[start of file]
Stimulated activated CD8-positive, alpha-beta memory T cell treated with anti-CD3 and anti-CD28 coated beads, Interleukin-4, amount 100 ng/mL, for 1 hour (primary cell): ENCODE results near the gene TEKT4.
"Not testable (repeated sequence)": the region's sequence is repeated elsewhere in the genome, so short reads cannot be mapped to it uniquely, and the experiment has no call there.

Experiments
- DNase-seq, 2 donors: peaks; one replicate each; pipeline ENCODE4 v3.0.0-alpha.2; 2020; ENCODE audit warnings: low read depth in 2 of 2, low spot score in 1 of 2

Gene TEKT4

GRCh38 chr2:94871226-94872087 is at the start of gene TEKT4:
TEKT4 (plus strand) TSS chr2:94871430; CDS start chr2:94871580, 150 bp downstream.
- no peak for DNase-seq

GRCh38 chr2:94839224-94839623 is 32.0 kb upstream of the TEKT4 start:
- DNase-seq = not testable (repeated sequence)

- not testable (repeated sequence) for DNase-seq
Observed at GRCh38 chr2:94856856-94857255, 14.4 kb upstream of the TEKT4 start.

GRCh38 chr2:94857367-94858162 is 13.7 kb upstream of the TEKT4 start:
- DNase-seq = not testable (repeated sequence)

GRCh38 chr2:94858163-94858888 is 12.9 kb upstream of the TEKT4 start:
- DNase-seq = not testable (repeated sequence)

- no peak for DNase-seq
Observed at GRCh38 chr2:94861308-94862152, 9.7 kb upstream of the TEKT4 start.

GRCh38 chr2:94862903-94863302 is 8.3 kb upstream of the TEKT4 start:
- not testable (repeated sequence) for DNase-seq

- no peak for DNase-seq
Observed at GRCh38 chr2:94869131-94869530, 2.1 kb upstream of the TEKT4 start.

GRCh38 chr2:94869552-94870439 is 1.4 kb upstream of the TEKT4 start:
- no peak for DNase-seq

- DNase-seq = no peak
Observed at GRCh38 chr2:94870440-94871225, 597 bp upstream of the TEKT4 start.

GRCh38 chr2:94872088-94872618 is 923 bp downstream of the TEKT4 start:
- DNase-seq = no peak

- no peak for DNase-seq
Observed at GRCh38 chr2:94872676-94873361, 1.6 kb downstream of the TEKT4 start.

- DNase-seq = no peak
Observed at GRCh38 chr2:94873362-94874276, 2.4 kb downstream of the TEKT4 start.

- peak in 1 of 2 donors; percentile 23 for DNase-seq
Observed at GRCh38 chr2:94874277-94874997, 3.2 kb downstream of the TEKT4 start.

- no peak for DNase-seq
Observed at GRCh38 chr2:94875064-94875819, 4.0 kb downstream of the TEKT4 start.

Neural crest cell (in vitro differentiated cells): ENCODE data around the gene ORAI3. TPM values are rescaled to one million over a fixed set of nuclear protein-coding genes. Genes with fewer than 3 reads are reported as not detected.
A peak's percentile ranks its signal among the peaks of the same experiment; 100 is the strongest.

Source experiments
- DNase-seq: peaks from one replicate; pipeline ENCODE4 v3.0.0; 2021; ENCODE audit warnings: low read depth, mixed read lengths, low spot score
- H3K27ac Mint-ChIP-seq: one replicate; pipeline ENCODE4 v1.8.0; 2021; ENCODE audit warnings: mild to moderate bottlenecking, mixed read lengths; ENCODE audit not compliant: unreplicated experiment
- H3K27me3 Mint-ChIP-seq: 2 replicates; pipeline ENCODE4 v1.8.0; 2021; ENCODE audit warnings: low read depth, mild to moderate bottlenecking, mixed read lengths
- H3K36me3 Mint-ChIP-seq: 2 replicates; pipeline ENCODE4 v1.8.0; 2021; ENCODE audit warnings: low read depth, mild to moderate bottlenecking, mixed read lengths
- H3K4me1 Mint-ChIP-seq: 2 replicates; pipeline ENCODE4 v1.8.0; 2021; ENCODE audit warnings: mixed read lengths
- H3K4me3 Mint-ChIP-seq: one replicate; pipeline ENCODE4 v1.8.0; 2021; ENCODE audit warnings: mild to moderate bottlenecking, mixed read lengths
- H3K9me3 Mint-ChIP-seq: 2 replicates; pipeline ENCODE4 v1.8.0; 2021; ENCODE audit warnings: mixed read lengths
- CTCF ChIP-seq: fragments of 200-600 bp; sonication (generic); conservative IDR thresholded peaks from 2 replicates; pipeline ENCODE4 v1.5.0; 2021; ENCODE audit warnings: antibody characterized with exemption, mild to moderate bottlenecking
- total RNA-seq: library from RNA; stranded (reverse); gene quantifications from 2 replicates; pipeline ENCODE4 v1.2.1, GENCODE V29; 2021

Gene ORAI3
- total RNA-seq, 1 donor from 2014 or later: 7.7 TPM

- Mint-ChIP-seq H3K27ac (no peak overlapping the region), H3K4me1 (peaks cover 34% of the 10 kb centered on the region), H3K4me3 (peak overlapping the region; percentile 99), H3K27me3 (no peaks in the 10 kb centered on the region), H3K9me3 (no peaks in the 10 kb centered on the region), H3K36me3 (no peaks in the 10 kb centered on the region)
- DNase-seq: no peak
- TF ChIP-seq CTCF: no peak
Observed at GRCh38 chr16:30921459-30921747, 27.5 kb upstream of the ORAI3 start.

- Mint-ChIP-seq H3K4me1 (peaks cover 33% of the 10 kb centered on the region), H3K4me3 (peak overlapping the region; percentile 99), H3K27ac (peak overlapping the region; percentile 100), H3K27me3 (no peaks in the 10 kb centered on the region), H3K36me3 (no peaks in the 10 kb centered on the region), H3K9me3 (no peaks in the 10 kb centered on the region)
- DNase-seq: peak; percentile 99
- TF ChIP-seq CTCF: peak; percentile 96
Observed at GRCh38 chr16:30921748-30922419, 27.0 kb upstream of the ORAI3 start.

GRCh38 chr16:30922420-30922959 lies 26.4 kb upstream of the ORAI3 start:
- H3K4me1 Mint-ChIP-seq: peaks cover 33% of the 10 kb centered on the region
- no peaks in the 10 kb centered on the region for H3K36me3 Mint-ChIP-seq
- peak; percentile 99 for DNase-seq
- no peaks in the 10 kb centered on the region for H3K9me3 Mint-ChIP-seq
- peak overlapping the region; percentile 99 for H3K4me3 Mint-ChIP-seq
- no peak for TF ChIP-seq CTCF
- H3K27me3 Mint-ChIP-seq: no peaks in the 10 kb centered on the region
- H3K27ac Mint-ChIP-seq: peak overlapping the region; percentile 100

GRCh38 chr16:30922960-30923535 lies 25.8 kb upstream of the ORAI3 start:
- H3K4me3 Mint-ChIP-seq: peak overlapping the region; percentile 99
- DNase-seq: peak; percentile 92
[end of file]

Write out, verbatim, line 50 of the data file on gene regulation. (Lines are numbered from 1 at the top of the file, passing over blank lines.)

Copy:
- total RNA-seq, 1 donor from 2014 or later: 7.7 TPM